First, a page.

When it comes to gender or racial diversity, the wealth management industry falls woefully short.
Just about 23% of certified financial planners were female as of 2020, while less than 4% were Black or Latino, according to the CFP Board, which certifies planners.
Executives from Morgan Stanley and Northwestern Mutual spoke at CNBC’s Financial Advisor Summit on Tuesday about what they are doing to boost representation within their wealth management ranks.
Those existing efforts have grown more urgent in the past 15 months, as race and economic equality in America became a national conversation.
“We took a hard look on where we were and we knew that we needed to do more,” said Timothy Gerend, chief distribution officer at Northwestern Mutual.
The firm has since built a task force to encourage racial diversity across the company and has also ramped up its efforts to attract more people of color as financial advisors and leaders.
“We’re not where we used to be, but we’re also not where we need to be,” Gerend said. “We continue to focus on those areas to continue to improve.”
Likewise, Morgan Stanley has also done things to “double down and triple down” on its existing diversity initiatives, said Carla Harris, vice chairman of wealth management and senior client advisor at the firm.
Based on those efforts, both executives said some key areas of focus can help the industry attract and retain more diverse talent.
One big obstacle in attracting young people out of college is that they often have not heard about careers in wealth management, Harris said.
That may lead them to start out in other careers and discover wealth management by accident.
“If you want to get more advisors of color in the industry, period, you need to start earlier exposing them to wealth management as a career choice,” she said.
Offering internships to students while they are in college is one way to do that.
Another is to actively provide information about the profession on college campuses, both at schools with high levels of diversity and through clubs and groups devoted to minority students at predominantly white institutions.
Putting diverse leaders in place, whether it be women or minorities, can help in turn to attract more minority talent.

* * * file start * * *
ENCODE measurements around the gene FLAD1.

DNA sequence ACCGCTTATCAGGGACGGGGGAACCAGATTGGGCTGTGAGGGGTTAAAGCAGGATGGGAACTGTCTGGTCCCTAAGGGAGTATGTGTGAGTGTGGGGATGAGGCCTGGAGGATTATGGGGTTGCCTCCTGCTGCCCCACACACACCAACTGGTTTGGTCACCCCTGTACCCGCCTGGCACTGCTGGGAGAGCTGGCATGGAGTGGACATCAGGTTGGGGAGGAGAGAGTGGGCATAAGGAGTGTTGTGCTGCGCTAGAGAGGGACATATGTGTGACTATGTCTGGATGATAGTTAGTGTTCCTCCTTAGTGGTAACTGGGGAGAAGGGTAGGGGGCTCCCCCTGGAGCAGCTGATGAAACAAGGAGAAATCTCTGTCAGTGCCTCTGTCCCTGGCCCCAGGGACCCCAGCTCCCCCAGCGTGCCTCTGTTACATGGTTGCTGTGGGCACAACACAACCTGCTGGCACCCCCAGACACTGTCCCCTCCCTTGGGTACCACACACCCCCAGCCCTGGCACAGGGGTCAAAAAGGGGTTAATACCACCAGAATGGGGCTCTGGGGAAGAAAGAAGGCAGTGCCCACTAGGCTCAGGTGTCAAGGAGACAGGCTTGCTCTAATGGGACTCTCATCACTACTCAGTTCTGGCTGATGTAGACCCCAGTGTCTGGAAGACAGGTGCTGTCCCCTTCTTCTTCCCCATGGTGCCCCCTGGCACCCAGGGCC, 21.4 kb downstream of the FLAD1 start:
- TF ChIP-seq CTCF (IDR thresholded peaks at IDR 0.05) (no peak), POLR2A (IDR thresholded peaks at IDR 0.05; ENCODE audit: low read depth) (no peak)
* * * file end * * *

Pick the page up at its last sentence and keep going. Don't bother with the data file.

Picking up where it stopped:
Northwestern Mutual’s businesses led by female leaders often are more diverse because those leaders do a better job of attracting and developing financial advisors from a range of backgrounds, Gerend said.
In addition, the firm has also recently expanded its early leadership development program to include professionals in all roles of its businesses, not exclusively financial advisors.
Northwestern Mutual’s efforts to look for leaders everywhere in the firm are aimed at “making it clear that leadership can be for someone like you,” Gerend said.
“We’ve had overwhelming response to that, particularly for women and people of color, who see a new opportunity for impact,” he said.
One of the most appealing parts of the financial advice industry is the ability to build your own business, with no cap on the compensation you can earn based on your performance, Harris noted.
But for professionals who did not grow up wealthy, it can be difficult to attract those first wealthy clients and reach those initial asset hurdles.
Consequently, firms may want to consider more flexible compensation policies for those who are just starting out.
That could include “creating a construct, an infrastructure, where you might bear talented folks of color and women a little bit longer to build that book,” Harris said.
By creating programs where young advisors are paired with more successful, experienced advisors, for example, they may be able to learn the business while gradually transitioning to the point where they’re on their own, she said.
Northwestern Mutual has a formal program that pairs young professionals with advisor teams for that purpose, according to Gerend. Aspiring advisors can work on a salary-based structure, where there is less pressure to build their business in the beginning as they learn from the team. Ultimately, they gradually transition to a more traditional compensation model.